Stephen Braun and Jack Gillum touted how "key assertions by Hillary Clinton in defense of her email practices have collapsed under FBI scrutiny" in a Tuesday "fact check" for the Associated Press. Braun and Gillum examined several of Mrs. Clinton's key contentions in recent months regarding her e-mail scandal, and detailed the facts contrary to each of her statements. The two also pointed out that despite the FBI not recommending criminal charges, the federal investigation "left much of her [Clinton's] account in tatters."
On Wednesday, Jack Gillum and Stephen Braun of the Associated Press fact-checked five of Hillary Clinton's claims about her e-mail scandal from her Tuesday press conference. Gillum and Braun spotlighted that Clinton is "the only secretary of state known to have conducted all official unclassified government business on a private email address," and pointed out her "striking departure from the norm...to rely exclusively on private email for official business."
In one of the more disgraceful reports emanating from the Associated Press this year, the self-decribed Essential Global News Network's Jack Gillum breathlessly told readers in a report tagged "exclusive" on Friday that Mitt Romney's presidential campaign is employing "secretive data-mining" to "sift through Americans' personal information" so they can "identify new and likely wealthy donors." This awful strategy targets Americans who reveal information about themselves "often unwittingly when they swipe their credit cards or log into Facebook."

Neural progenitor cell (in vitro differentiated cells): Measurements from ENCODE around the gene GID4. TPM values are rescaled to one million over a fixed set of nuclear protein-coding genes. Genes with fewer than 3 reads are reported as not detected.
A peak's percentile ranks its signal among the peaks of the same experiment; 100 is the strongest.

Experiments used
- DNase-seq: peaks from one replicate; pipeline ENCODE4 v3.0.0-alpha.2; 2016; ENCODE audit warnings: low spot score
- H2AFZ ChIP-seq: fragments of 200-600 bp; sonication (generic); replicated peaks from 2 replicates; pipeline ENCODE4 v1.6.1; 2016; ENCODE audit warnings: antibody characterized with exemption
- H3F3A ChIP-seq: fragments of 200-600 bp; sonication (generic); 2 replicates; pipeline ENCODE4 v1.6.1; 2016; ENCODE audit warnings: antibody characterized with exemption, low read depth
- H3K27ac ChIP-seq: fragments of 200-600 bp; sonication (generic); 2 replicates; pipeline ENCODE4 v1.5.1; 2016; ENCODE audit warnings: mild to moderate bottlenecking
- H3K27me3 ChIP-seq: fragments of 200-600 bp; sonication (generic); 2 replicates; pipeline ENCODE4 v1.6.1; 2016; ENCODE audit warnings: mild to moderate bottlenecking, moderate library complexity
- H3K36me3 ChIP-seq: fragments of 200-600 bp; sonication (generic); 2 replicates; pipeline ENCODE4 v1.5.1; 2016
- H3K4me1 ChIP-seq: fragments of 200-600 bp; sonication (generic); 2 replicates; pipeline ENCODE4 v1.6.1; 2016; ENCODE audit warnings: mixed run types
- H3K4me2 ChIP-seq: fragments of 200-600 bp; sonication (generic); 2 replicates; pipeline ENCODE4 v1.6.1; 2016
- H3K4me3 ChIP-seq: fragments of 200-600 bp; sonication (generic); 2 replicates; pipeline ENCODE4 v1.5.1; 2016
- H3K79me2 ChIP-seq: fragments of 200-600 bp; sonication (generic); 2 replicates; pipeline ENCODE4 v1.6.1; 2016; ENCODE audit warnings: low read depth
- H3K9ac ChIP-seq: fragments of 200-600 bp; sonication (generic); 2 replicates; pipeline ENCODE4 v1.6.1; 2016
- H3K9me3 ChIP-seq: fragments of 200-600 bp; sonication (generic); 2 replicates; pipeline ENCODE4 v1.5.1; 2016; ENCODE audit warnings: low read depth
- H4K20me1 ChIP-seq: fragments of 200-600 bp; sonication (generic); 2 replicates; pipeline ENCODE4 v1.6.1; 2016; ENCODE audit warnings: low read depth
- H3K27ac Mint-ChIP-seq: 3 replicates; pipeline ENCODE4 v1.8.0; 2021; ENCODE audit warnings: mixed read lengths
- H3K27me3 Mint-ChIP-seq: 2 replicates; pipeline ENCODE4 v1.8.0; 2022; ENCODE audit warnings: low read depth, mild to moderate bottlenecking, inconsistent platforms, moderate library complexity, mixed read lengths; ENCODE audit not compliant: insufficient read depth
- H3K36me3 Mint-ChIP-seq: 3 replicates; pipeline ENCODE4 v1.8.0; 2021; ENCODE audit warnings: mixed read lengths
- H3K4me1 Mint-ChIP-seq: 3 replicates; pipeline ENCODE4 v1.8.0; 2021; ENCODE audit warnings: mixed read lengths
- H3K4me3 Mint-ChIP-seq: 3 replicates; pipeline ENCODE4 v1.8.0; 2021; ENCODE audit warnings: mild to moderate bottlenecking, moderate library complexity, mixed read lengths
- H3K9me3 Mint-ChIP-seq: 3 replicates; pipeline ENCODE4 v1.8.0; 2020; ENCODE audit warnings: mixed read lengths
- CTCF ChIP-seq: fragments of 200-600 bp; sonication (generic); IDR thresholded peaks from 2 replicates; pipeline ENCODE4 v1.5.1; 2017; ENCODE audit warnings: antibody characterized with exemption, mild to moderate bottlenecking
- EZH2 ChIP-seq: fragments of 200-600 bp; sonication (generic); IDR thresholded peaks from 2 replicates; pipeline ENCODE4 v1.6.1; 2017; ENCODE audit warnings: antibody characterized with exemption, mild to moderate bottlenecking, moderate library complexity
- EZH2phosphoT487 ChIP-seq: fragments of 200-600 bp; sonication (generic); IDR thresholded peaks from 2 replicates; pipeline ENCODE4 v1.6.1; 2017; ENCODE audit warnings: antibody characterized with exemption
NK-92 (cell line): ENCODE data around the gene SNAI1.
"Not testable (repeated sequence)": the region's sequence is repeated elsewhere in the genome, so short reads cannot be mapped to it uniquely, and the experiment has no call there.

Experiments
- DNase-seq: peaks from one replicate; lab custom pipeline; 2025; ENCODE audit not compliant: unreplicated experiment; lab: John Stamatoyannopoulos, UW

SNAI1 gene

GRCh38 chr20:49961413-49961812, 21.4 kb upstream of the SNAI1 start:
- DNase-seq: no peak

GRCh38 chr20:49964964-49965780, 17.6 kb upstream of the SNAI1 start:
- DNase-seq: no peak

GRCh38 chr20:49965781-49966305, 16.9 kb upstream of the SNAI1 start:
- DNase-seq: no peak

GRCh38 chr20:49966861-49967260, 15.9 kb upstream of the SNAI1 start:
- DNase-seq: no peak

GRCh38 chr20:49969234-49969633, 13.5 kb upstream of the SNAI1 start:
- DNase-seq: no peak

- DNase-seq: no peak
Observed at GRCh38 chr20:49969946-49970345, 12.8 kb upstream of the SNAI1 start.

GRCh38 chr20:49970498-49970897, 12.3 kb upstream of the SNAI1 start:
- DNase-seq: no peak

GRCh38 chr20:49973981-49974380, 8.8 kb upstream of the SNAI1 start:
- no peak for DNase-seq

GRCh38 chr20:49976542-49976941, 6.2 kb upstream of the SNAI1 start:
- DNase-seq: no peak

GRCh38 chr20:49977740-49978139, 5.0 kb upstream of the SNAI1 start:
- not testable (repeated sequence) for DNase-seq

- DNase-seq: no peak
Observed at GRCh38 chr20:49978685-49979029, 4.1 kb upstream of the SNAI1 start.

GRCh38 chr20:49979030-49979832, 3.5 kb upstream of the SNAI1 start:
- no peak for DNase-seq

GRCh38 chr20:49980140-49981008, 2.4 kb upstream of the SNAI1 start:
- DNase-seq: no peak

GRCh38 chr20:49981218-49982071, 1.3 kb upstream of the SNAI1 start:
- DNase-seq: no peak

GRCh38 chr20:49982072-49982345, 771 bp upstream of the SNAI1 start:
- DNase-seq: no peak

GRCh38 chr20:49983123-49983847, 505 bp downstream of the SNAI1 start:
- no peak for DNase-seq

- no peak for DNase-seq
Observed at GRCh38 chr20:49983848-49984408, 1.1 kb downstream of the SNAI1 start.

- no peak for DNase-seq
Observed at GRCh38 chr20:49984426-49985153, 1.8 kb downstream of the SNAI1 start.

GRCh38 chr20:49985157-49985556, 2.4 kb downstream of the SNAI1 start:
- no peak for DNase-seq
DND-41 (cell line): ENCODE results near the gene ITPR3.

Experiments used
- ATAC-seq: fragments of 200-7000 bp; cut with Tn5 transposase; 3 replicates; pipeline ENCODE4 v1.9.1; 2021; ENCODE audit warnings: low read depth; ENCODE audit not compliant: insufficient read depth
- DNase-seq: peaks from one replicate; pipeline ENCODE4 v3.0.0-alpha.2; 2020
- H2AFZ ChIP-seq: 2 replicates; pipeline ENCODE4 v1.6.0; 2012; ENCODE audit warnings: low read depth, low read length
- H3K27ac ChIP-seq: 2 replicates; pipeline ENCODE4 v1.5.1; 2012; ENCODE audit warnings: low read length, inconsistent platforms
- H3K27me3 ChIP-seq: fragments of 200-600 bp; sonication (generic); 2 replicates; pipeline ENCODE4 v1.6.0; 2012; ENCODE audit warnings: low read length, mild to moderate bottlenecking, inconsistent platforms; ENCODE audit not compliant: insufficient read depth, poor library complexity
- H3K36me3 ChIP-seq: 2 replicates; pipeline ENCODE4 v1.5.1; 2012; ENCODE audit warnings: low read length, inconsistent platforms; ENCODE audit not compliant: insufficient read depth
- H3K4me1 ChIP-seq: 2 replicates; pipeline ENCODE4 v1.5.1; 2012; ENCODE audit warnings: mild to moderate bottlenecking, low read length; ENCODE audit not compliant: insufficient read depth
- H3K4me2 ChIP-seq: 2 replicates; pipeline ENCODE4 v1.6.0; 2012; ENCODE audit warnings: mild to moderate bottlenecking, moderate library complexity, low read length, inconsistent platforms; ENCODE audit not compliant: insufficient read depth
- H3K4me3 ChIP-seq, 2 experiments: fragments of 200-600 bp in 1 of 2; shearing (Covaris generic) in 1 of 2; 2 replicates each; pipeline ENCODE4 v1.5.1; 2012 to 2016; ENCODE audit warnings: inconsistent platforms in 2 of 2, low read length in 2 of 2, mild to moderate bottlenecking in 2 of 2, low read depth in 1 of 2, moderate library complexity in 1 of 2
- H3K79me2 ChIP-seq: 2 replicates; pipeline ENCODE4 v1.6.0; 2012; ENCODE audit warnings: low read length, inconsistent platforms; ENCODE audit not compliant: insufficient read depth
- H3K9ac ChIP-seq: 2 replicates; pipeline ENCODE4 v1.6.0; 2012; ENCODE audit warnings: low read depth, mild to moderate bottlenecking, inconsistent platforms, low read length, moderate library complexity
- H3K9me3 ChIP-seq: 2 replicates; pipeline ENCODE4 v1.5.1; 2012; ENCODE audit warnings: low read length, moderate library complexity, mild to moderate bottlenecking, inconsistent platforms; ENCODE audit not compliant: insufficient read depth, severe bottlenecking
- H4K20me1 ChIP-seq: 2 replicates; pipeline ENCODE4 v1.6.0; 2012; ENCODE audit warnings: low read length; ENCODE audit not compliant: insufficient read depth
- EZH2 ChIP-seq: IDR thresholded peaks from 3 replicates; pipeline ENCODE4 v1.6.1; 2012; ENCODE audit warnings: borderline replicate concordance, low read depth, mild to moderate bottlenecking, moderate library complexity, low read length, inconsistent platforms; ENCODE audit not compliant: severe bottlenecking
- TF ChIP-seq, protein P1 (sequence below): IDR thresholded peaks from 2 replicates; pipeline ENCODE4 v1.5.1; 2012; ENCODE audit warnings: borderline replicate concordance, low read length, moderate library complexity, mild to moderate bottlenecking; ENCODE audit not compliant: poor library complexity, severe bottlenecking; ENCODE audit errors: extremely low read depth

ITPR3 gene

On and on Gillum droned for over 1,000 words, claiming that "The effort by Romney appears to be the first example of a political campaign using such extensive data analysis." Y'know, Jack, you really need to look outside the AP bubble every once in a while, and maybe, I don't know, do a Google search or two before hitting "send" -- if for no other reason than to avoid the utter embarrassment which follows the jump.
Part 1 on the Associated Press's September 16 evening story ("Obama admin reworked Solyndra loan to favor donor"; saved here at my web host for future reference, fair use and discussion purposes) by Matthew Daly and Jack Gillum criticized the reporters and the wire service for making it appear as if all the findings in the story were the result of original work.
Two other paragraphs in the report in my opinion represent a blatant but clumsy attempt to give the impression that the bankruptcy of a major beneficiary of Department of Energy stimulus-driven loans was a bipartisan fiasco:
The public learned on September 3 from William McQuillen at Bloomberg (possibly earlier elsewhere) that now-bankrupt Soyndra's private investors restructured the company's finances in January by lending the company "$75 million." As a condition of doing so, they convinced the government to give the new loan senior status over all other creditors. Now taxpayers face a likely loss of hundreds of millions in Department of Energy loans, perhaps over $500 million.
On September 7, Peg Brickley at the Wall Street Journal clarified that the amount involved was $69 million, and identified the names of the lending entities involved (HT to American Thinker for both stories).
But if you haven't stayed with or are unfamiliar with the story and read the Associated Press report this evening by Matthew Daly and Jack Gillum, you would think that the wire service did all of the dirty work to learn these things (credit-hogging language in bold):